In “You Won’t Be Alone,” women are villainized for underperforming in the roles they are forced into. It’s no wonder, then, that Maria’s fixation on Nevena often toes the line between obsession and pure hatred — a child is all she was ever taught to desire, and it led to her ostracization from society. 

While Nevena discovers that by killing any human or animal and shoving their organs into a cavity in her chest she is able to take their shape, she learns how lonely it is to be human. Particularly in this film’s setting, there is little room for individuality, and Nevena’s otherness is constantly emphasized by her inability to conform socially and the sharp, black nails that characterize her as a witch.

Though viewers feel a sense of connection to Nevena as a result of Klimoska’s hypnotic, raspy narration, the narrated passages are all thoughts and feelings she is incapable of articulating and expressing to the outside world. Her first encounter with Maria when Nevena was a newborn left her unable to speak, the witch piercing her throat with her inhuman, talon-like nails as a down payment of sorts. Having already been deprived of speech, Nevena is completely alone in her limited perception of the world, leaving her to balance innate curiosity with the unfamiliar, mundane duties of the human whose shape she’s taken on.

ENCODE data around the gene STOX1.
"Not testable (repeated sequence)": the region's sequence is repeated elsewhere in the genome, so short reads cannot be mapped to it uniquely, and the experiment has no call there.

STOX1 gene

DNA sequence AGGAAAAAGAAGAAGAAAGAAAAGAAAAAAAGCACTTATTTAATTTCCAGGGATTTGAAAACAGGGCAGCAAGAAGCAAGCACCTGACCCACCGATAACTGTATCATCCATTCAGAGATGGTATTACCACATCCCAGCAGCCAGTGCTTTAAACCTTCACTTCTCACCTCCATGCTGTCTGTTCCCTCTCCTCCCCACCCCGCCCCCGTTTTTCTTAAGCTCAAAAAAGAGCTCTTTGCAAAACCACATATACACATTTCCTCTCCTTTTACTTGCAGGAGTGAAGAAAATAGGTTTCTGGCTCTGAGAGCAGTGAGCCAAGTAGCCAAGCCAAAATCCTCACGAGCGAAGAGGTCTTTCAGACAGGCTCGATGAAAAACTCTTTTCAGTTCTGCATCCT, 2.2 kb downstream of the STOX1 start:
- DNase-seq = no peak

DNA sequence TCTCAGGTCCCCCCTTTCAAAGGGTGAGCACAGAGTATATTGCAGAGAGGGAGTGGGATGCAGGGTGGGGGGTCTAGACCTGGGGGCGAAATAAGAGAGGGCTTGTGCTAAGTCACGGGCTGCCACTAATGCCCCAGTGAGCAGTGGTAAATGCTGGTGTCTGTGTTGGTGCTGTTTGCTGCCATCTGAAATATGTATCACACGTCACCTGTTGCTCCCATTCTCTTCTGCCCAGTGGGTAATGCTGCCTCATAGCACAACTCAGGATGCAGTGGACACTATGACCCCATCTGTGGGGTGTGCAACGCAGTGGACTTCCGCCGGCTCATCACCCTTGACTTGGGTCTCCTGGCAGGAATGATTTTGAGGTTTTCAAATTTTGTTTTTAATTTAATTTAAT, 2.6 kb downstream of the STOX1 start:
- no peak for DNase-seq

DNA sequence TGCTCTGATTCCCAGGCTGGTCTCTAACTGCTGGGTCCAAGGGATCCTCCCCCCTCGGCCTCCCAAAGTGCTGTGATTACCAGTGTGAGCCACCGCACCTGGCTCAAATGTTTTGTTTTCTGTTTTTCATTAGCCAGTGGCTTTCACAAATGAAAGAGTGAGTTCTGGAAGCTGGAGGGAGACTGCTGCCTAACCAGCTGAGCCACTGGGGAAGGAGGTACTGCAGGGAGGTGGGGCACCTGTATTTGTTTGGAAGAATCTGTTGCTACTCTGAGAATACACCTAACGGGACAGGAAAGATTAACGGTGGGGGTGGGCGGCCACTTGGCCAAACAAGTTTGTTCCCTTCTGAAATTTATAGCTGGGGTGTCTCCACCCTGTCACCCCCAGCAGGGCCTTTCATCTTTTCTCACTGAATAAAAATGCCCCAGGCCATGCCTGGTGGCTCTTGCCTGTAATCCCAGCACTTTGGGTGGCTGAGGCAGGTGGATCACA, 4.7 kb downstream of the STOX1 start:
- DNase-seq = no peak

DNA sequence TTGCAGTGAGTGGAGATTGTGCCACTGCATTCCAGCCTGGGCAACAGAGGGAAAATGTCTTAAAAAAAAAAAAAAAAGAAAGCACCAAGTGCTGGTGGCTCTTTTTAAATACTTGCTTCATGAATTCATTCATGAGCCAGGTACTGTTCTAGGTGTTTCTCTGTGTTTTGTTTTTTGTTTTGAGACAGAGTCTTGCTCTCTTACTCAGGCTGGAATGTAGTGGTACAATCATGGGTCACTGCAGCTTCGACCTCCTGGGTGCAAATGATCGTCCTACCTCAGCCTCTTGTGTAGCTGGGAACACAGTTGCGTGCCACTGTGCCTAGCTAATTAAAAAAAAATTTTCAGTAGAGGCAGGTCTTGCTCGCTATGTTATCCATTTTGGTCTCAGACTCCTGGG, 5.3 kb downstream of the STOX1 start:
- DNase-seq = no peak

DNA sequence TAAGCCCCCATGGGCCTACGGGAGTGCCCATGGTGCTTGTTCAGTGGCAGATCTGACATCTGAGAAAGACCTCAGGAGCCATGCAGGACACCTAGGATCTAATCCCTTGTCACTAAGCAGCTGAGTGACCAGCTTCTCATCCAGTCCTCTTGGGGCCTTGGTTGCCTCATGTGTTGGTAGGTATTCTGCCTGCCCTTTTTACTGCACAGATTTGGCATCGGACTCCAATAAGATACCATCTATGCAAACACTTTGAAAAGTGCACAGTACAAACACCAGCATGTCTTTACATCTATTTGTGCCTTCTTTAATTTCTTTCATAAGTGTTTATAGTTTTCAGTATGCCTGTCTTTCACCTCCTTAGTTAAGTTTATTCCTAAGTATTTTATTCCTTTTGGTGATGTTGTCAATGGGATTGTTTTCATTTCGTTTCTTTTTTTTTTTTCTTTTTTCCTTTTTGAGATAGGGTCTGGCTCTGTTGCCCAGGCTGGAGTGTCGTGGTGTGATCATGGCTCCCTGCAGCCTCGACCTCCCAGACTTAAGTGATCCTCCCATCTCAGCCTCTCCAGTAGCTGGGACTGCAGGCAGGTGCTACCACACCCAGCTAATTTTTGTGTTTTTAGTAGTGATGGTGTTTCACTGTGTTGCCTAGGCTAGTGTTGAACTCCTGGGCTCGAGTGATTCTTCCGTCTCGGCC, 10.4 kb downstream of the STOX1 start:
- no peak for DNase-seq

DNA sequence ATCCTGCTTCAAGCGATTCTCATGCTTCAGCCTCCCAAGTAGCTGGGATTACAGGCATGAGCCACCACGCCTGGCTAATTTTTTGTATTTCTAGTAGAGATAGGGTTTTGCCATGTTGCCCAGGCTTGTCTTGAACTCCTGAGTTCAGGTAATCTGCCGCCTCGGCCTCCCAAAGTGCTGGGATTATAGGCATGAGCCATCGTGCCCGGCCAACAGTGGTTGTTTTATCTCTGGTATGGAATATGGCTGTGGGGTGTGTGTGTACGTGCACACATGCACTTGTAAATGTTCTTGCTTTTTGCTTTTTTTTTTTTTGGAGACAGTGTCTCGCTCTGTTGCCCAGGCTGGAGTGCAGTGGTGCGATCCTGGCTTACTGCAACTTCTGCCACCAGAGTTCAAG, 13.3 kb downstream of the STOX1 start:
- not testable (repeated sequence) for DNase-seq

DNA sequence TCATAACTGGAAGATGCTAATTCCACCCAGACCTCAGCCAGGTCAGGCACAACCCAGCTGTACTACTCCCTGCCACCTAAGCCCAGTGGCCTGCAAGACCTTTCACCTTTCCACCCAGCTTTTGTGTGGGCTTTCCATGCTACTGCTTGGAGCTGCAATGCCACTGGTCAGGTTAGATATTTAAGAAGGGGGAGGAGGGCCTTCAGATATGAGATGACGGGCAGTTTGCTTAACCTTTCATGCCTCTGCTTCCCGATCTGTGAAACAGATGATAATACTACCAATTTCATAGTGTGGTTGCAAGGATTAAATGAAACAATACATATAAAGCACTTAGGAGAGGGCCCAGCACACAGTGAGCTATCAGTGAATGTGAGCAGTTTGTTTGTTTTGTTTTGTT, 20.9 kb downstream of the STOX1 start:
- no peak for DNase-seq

Despite her narrow view of the world and her inability to communicate verbally, Nevena rapidly becomes aware of the inequality between genders and the manipulative nature of men, proving much more perceptive on the matter than anybody else. Instead of being slowly and unknowingly eased into the role of the oppressed and abused woman, Nevena is abruptly forced into it. The first body she commandeers — a young wife and new mother, brilliantly portrayed by Noomi Rapace — is victim to her husband’s verbal and physical abuse, which only escalates once Nevena takes over and the village believes she has lost her mind.